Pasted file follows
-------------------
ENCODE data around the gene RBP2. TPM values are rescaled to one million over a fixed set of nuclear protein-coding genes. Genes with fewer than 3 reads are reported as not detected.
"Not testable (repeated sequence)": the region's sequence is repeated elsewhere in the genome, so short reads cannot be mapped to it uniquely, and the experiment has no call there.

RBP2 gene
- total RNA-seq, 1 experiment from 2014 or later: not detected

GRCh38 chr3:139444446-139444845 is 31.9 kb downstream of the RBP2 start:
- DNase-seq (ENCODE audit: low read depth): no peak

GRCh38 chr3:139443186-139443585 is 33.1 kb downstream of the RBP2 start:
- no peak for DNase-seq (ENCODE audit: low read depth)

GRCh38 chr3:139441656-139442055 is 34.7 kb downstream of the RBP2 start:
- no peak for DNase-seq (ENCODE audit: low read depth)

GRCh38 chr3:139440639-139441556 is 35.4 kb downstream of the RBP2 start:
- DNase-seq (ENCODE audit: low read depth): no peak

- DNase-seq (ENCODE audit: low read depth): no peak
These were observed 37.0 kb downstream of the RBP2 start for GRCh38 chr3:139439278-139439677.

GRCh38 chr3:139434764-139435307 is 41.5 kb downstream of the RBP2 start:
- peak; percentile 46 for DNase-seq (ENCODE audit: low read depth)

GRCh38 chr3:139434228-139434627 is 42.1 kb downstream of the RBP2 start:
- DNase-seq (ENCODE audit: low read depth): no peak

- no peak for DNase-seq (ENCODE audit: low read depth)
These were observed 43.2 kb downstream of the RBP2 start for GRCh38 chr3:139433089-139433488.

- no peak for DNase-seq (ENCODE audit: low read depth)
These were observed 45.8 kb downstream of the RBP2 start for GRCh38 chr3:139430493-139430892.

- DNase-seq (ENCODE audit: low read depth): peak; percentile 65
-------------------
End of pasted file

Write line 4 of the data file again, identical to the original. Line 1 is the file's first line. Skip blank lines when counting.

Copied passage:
- total RNA-seq, 1 experiment from 2014 or later: not detected